In Which No One's Inner Plight Resembled His

Dangling Man

There is no one here who wholly understands me. To have one person with this understanding, a woman for example, that would be to have a foothold on every side, it would mean to have God.

Franz Kafka holds two major distinctions in twentieth-century life, neither of which is recognized nearly as often as it should be. By virtue of his eye-opening diaries, he was the first blogger. He was also one of the finest flakes of the twentieth century, as those diaries prove. He was terrific with excuses, finding exactly the right thing to say to avoid facing one obligation or another. Here are some of the finest excuses he made to his best friend Max Brod:

Dear Max

I am now half delighted that I am actually studying at last, and for that reason will not come to our cafe this week. I would very much like to be there, because I never study after 7 o’clock; but if I do take a little change of this kind, it disturbs my studies all day the next day. And I daren’t waste any time. So it’s better for me to read my Kugelgen in the evening, a splendid occupation for a little mind and for sleep when it comes.

Love to you

Franz


Dear Max

Now, dear fellow, I shan’t be able to go out anywhere for a bit. The Dean has been so irresponsible as to fix my finals a little earlier and as I was ashamed to be more cautious than he, I’ve made no protest.

All my love,

Franz

 

Dear Max

Forgive me for yesterday evening, please! I shall come to your place at five o’clock. My excuse will be a little comic, so you are quite sure to believe it.

Franz

My dear Max

I am a completely useless person, really, but nothing can be done about it. Yesterday afternoon I sent you a letter by special messenger: "Here in the tobacconist’s in the Graben I beg you to forgive me for not being able to come tonight. I have a headache, my teeth are falling out, my razor is blunt, I am an unpleasant object to look at. - Your F." And now in the evening I go and lie down on my sofa and reflect that I have made my excuses anyhow, and that there is again a little order in the world, but as I am thinking it over, I suddenly remember that I wrote Wladislaw street instead of Schalen street.

Now, please, I beg of you, be annoyed about it, and don’t speak to me any more because of it. I am utterly on the downward path, and — I can see far enough for that — I can’t help going to the dogs. Also I should love to cut myself, but as that is impossible, there is only one thing I can rejoice about, and that is that I have no pity on myself, and so I have at last become egoistic to that extent. We should celebrate achieving this height — you and I, I mean; just as a future enemy, you should celebrate it. It is late. I should like you to know that I wished you a very good night tonight.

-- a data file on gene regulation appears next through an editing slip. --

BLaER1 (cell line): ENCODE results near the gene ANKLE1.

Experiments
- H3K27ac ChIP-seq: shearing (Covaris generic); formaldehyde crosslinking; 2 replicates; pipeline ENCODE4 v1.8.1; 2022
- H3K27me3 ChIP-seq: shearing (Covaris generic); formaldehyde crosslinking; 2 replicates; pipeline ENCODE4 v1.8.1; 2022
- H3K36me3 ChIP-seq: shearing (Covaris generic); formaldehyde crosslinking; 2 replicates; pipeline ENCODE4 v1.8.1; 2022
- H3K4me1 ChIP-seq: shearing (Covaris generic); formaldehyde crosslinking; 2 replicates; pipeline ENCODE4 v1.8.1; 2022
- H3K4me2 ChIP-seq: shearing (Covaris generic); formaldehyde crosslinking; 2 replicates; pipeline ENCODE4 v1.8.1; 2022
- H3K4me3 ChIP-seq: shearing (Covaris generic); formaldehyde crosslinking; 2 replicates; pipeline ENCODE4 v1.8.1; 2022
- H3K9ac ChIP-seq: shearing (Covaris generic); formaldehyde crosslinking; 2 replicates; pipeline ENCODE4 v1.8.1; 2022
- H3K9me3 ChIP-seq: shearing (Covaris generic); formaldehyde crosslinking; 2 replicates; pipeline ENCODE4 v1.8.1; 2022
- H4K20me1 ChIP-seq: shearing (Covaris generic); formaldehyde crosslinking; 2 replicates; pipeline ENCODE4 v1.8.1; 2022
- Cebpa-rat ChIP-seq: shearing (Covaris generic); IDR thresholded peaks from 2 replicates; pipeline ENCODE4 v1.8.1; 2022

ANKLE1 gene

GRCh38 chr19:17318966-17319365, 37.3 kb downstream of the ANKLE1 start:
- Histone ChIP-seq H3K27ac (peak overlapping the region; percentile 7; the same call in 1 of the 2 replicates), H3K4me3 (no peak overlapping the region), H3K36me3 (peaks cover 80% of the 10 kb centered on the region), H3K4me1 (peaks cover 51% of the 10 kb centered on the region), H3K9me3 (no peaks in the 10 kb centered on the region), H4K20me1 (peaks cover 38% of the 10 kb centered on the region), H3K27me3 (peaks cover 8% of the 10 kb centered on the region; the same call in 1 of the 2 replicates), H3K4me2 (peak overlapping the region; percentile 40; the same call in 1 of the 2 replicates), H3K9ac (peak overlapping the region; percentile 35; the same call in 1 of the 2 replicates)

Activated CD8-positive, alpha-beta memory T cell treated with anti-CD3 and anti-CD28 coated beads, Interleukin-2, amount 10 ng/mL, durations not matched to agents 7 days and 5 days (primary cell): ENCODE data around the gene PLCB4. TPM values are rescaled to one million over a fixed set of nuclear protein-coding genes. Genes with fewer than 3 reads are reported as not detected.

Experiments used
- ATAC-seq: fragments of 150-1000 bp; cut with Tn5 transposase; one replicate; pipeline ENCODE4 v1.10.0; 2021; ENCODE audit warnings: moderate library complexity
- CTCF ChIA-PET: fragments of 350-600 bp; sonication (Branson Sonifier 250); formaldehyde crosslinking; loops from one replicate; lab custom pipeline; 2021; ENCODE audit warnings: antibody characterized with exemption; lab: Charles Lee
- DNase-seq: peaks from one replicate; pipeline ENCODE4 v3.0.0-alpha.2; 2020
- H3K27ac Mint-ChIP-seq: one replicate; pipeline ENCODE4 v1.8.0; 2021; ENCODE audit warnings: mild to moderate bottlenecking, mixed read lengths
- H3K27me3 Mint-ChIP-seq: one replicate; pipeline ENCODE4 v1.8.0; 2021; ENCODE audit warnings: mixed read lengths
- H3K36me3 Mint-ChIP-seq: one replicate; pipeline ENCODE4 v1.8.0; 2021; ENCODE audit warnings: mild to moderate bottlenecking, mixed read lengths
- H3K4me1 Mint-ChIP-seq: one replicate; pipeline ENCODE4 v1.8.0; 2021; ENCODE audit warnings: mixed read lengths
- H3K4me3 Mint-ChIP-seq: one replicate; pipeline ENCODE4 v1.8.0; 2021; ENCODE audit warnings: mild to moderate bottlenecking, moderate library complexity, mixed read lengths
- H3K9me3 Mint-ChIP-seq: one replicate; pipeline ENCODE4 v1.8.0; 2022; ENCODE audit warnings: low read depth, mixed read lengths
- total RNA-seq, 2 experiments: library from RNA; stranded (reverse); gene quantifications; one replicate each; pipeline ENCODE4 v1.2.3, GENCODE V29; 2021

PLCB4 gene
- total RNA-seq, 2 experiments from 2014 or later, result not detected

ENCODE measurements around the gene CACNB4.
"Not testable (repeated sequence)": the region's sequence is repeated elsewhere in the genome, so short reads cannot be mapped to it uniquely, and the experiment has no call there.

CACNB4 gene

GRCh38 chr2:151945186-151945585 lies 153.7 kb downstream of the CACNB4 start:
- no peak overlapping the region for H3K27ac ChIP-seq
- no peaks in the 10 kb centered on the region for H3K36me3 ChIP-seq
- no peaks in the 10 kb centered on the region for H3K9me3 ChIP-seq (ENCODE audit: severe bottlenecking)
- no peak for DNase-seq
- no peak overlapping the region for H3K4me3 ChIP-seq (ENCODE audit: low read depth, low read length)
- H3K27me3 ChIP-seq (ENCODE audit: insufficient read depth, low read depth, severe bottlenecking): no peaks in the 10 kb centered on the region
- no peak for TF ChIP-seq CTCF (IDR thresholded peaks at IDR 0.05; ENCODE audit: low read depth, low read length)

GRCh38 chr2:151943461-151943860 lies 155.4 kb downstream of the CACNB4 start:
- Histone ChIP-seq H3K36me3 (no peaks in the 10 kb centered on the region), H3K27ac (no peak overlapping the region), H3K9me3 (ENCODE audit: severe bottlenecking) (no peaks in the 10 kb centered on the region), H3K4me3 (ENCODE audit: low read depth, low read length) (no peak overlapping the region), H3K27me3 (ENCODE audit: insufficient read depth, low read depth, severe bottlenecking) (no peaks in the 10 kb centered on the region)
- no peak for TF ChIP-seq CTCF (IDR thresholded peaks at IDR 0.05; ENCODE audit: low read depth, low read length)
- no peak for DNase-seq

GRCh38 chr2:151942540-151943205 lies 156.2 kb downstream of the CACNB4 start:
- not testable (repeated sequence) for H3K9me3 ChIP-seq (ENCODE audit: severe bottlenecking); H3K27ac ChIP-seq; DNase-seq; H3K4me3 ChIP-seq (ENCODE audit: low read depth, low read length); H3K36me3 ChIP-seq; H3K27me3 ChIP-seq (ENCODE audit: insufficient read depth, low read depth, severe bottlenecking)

Your Franz

My Max

I am in such a bad way that I think I can only get over it by not speaking to anyone for a week, or as long as may be necessary. From the fact that you won’t try to answer this postcard in any way, I shall see that you are fond of me.

Your Franz

In 1914, Kafka was 31. He was about to enter into the first of his unsuccessful engagements with Felice Bauer, who worked as a representative for a dictaphone company. What follows are excerpts from his diary entries during this period:

January 14 1914

Quite some time ago A's sister was told by a fortune-teller that her eldest brother was engaged and that his fiancee was deceiving him. At that time he rejected all such stories in a rage. I: "Why only at that time? It is as false today as it was then. She hasn't deceived you, has she?" He: "It's true that she hasn't, isn't it?"

March 8 1914

There is no doubt that I am hemmed in all around, though by something has certainly not yet fixed itself in my flesh, that I occasionally feel slackening, and that could be burst asunder. There are two remedies, marriage or Berlin; the second is surer, the first more immediately attractive.

w/ felice bauer March 17 1914

Sat in the room with my parents, leafed through magazines for two hours, on and off simply stared before me; in general simply waited for ten o'clock to arrive and for me to be able to go to bed.

March 27 1914

On the whole passed in much the same way.

April 8 1914

Yesterday incapable of writing even one word. Today no better. Who will save me? And the turmoil in me, deep down, scarcely visible; I am like a living lattice-work, a lattice that is solidly planted and would like to tumble down.